The anti-doping agency Kenya on Tuesday banned Olympic marathon champion Jemimah Sumgong for four years after she tested positive for erythropoietin (EPO).
The athlete returned an adverse analytical finding (AAF) following the out of competition test conducted on February 28.
Documents seen by The Star showed that Sumgong's medical evidence was faked.
This followed the allegations that she received the EPO as part of treatment for an ectopic pregnancy.
The findings were adjudicated by the sports dispute tribunal (SDT) chaired by John Ohaga in conjunction with the anti-doping agency.
The hearing took place on October 18 before decision was announced on October 31.
Sumgong was represented by Wahome Ngugi while ADAK was represented by Eric Omariba.
The tribunal heard that Sumgong observed that she had undergone treatment at Kenyatta National Hospital on February 22.
It was here that she reportedly received a blood transfusion and unidentified treatment that she did not disclose to anyone including her husband Noah Talam.
The non-disclosure was due to the taboo associated with the condition (ectopic pregnancy).
She provided ADAK with time sheets.
But in a strange twist of events, KNH denied that she had been treated on February 22.
The hospital, however, confirmed that she did visit the facility on April 18 in regards to the ectopic pregnancy.
KNH added that EPO is not routinely used for ectopic pregnancy cases.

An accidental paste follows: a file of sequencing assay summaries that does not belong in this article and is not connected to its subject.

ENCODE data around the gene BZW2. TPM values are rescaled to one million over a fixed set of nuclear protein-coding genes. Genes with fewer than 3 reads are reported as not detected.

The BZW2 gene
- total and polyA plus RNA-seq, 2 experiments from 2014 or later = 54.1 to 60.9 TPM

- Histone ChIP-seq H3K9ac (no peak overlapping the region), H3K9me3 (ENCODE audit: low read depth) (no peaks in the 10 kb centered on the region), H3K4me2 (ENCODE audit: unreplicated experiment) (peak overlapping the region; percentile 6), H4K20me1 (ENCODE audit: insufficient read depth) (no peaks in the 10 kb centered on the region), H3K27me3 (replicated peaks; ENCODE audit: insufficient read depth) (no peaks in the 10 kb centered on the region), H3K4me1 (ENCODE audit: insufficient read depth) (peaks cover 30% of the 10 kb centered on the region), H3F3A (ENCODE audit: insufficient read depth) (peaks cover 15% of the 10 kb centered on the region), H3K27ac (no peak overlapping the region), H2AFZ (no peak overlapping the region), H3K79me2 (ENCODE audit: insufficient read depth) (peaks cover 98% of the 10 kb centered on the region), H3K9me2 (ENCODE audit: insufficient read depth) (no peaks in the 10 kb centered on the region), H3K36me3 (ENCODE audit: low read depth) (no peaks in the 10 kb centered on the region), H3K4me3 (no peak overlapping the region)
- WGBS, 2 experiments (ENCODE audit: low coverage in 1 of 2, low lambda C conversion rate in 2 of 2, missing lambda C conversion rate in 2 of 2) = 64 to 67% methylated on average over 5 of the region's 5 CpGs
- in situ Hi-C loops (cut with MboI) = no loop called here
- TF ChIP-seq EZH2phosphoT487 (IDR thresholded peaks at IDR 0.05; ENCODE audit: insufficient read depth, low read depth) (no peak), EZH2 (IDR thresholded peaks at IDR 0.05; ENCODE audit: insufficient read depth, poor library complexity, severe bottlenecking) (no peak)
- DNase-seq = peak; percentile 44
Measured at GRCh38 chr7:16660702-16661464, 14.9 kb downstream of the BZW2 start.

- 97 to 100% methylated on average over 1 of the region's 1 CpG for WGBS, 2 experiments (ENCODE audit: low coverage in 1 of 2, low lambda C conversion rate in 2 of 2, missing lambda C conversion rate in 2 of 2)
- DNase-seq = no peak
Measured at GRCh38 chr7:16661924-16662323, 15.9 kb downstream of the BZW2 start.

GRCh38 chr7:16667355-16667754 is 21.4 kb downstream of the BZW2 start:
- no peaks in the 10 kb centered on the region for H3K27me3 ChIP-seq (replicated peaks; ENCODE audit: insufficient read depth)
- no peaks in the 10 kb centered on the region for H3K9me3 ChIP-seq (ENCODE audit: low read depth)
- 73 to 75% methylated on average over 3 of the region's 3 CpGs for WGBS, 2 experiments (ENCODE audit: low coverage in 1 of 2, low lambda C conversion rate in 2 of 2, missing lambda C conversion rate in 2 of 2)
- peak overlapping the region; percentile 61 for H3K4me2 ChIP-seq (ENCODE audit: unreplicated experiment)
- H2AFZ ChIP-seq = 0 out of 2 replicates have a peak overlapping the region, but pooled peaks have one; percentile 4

The facility added that all patients with that condition are admitted for at least four days.
The hospital further argued that ectopic pregnancy patients are issued with a discharge sheet detailing treatment.
Sumgong in her defence argued that the doctor who treated her could have been an imposter due to the doctor strike at the time.
ADAK rejected the application arguing the athlete, being a member of the Kenya Defence Forces, could have accessed the Armed Forces Memorial Hospital for treatment.
"The hospital is a short distance from KNH and no explanation was given for the athlete's decision to seek medical attention at KNH," the anti-doping team said.
"It was ADAK's position that the substance was being used for the preparation of the London Marathon."
The panel observed that Sumgong did not disclose her treatment on the doping control form (DCF) despite the alleged February treatment.
"Indeed, we might go as far as to state that the athlete's attempt to explain how the substance entered her body bordered on an attempt to deceive the panel."
The panel determined that Sumgong will serve a four year ban from April 3, 2017.
This is the date on which she was provisionally suspended by the International Association of Athletics Federations (IAAF).
This means that Sumgong is likely to lose her 2017 World Marathon Majors (WMM) title as stated by the organisers.
Under Article 13(2) of the World Anti-Doping Code, she has 21 days to appeal the decision.
This means that any appeal must be filed with the Court of Arbitration for Sport (CAS) by November 20.